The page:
Back to Nature (Published on - July 21, 2005)
Hiking the Tallulah Gorge
Photo by Rick Tremmel
The magnificent Tallulah Gorge represents powerful peace.
A morning fog slowly lifts as the sun’s warmth steals its moisture in preparation for an afternoon thunderstorm. Like ballroom dancers the pink and white blossoms of mountain laurel shake the dew from their petticoats, as spiders knit repairs to finely spun webs.

In the distance we can hear the distinct drumming of waterfalls upon limestone. The air is scented with sweet pine and aromatic cedar. Chattering chickadees flutter back and forth like bees on nearby branches.

Beyond our senses the well worn path offers only a few clues to what awaits us below upon our steep descent. Our goal is to hike down to the Tallulah River, the artist of the gorge. We can just barely make out the winding curves of this tenacious river hundreds of feet below. As we continue to hike we’re delighted to venture upon open rock overhangs to view the majestic vista.

As midday draws near the sun becomes hot and unforgiving. We soak our hats in a thin stream of cold water and sip long, cold drinks from our packs. We move quickly from open areas back into the shaded trail. Underneath a wide, rock outcropping we take a break in an oasis of shaded, damp stone, cool moss and lichen. A dragonfly shares our refuge. The air is clean.

From our perch we observe a large, dark vulture riding the zephyrs against a blue sky. It seems remarkable that there are no sounds of traffic or machinery. Instead we hear the sound of industrious bees as they carry their loads of pollen back to their hives, the continuous trickle of water upon the cliff face, and the wind as it rushes up from the valley through the trees.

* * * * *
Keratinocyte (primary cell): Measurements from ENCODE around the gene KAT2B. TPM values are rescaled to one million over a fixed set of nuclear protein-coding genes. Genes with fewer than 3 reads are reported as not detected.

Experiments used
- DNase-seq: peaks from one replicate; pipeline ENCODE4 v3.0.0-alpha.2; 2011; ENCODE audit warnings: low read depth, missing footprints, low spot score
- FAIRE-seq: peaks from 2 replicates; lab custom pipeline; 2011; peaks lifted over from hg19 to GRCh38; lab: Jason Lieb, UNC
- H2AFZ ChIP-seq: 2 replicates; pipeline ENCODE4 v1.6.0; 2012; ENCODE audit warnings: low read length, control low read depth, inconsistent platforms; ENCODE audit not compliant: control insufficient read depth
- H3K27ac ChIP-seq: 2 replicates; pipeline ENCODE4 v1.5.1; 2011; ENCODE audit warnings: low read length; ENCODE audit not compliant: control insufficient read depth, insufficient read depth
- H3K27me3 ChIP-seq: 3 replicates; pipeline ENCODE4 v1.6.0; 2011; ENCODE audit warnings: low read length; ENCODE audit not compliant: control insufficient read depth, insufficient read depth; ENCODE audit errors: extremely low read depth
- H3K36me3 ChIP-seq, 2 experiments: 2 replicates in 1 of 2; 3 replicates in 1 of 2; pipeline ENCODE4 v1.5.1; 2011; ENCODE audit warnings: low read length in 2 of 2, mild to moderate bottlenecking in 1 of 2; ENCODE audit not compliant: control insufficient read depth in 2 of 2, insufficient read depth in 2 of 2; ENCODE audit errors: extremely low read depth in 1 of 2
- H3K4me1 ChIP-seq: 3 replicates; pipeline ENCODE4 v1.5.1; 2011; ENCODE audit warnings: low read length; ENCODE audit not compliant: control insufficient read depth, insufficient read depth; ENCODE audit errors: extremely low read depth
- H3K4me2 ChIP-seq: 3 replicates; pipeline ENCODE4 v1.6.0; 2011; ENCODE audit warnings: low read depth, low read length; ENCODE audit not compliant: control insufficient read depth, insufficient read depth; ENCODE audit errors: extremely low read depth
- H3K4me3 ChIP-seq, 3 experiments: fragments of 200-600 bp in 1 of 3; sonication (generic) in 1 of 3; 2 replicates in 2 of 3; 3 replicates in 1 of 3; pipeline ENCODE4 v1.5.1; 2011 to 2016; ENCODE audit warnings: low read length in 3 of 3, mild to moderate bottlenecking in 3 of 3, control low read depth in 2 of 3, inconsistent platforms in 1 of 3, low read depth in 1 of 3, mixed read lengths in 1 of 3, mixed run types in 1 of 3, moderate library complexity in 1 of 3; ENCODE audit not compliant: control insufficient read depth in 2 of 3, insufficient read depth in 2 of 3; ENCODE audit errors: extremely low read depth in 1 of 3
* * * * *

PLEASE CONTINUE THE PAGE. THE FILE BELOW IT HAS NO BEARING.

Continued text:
Butterflies sip nectar upon wildflowers in oranges, purples, hot pinks, soft whites, reds and stunning blues. Vines cling to the ridges and cracks of the steep rock walls overshadowing the narrowing path, but deep to our right the mountain descends in dark greens and dappled light.

Along our way we come upon a tree that has fallen to the forest floor, deteriorating she becomes a “mother”... a place where seeds may germinate, is nesting material and a place where insects burrow providing food to the forest animals and birds.

“Mother” is the birthplace for future life.

Midway on the trail we reach a long, swinging bridge that spans the Tallulah Gorge. What a few hours before seemed an indistinct sliver now below us is a river flowing with a forceful, humbling power. Instantly we recognize and understand how, through this force and energy, Tallulah Gorge was formed.

Standing like birds on a wire suspended in motion, we are in admiration and respect. There is peace here in the violent water swirls and falls. There is a simple calm in the magnitude of this power. The majesty is awe-inspiring.

We are humbled.

As afternoon shadows fall, we make our ascent toward the top of the gorge and watch storm clouds gather above us. As we look around we realize we are insignificant in this place. We are but dots upon a swinging bridge or specks upon a trail and yet unlike an imposing row of concrete high rises towering above, these walls of sandstone and granite, these misting falls, these raging flows prepare the earth for the roots of the trees, nurture the wild flowers for the bees and butterflies, they are the dew upon the leaves, and are the warm winds upon our cheeks.

Therein is a revelation that through this magnificence, through this power and grand scale of nature that we, great and small, are all relatives back to nature.

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